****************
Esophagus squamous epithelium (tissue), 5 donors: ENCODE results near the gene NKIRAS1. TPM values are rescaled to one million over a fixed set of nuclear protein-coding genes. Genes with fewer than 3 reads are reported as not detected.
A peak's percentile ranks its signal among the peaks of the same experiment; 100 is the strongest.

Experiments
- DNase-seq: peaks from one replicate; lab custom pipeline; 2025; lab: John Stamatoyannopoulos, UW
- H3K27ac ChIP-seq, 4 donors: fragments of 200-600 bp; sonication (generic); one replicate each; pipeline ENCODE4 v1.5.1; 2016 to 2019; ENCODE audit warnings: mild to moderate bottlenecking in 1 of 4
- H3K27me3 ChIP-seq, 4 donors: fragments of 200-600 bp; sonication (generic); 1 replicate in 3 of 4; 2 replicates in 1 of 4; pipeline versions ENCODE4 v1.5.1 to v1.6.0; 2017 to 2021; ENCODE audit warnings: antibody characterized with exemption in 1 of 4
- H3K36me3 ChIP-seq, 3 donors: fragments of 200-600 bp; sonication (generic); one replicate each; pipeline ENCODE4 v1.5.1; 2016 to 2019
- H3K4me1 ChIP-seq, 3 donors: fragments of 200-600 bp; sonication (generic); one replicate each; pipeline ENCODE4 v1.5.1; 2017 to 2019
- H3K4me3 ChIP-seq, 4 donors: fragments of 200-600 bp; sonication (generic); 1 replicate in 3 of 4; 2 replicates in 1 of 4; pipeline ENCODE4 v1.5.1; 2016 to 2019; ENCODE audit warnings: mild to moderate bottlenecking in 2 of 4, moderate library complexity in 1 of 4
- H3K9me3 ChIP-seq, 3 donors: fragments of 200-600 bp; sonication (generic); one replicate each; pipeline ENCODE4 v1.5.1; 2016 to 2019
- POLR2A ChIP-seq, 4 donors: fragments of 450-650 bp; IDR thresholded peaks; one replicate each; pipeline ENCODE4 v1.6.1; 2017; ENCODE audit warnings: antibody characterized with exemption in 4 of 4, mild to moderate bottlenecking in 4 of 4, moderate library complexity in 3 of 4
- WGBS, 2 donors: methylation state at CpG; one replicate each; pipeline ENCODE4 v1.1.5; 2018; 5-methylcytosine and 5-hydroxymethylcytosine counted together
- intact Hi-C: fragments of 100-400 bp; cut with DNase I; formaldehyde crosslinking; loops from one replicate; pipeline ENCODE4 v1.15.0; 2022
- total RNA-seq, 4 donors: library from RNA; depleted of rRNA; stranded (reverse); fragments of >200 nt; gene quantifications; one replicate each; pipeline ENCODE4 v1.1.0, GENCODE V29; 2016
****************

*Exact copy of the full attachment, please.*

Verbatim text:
Esophagus squamous epithelium (tissue), 5 donors: ENCODE results near the gene NKIRAS1. TPM values are rescaled to one million over a fixed set of nuclear protein-coding genes. Genes with fewer than 3 reads are reported as not detected.
A peak's percentile ranks its signal among the peaks of the same experiment; 100 is the strongest.

Experiments
- DNase-seq: peaks from one replicate; lab custom pipeline; 2025; lab: John Stamatoyannopoulos, UW
- H3K27ac ChIP-seq, 4 donors: fragments of 200-600 bp; sonication (generic); one replicate each; pipeline ENCODE4 v1.5.1; 2016 to 2019; ENCODE audit warnings: mild to moderate bottlenecking in 1 of 4
- H3K27me3 ChIP-seq, 4 donors: fragments of 200-600 bp; sonication (generic); 1 replicate in 3 of 4; 2 replicates in 1 of 4; pipeline versions ENCODE4 v1.5.1 to v1.6.0; 2017 to 2021; ENCODE audit warnings: antibody characterized with exemption in 1 of 4
- H3K36me3 ChIP-seq, 3 donors: fragments of 200-600 bp; sonication (generic); one replicate each; pipeline ENCODE4 v1.5.1; 2016 to 2019
- H3K4me1 ChIP-seq, 3 donors: fragments of 200-600 bp; sonication (generic); one replicate each; pipeline ENCODE4 v1.5.1; 2017 to 2019
- H3K4me3 ChIP-seq, 4 donors: fragments of 200-600 bp; sonication (generic); 1 replicate in 3 of 4; 2 replicates in 1 of 4; pipeline ENCODE4 v1.5.1; 2016 to 2019; ENCODE audit warnings: mild to moderate bottlenecking in 2 of 4, moderate library complexity in 1 of 4
- H3K9me3 ChIP-seq, 3 donors: fragments of 200-600 bp; sonication (generic); one replicate each; pipeline ENCODE4 v1.5.1; 2016 to 2019
- POLR2A ChIP-seq, 4 donors: fragments of 450-650 bp; IDR thresholded peaks; one replicate each; pipeline ENCODE4 v1.6.1; 2017; ENCODE audit warnings: antibody characterized with exemption in 4 of 4, mild to moderate bottlenecking in 4 of 4, moderate library complexity in 3 of 4
- WGBS, 2 donors: methylation state at CpG; one replicate each; pipeline ENCODE4 v1.1.5; 2018; 5-methylcytosine and 5-hydroxymethylcytosine counted together
- intact Hi-C: fragments of 100-400 bp; cut with DNase I; formaldehyde crosslinking; loops from one replicate; pipeline ENCODE4 v1.15.0; 2022
- total RNA-seq, 4 donors: library from RNA; depleted of rRNA; stranded (reverse); fragments of >200 nt; gene quantifications; one replicate each; pipeline ENCODE4 v1.1.0, GENCODE V29; 2016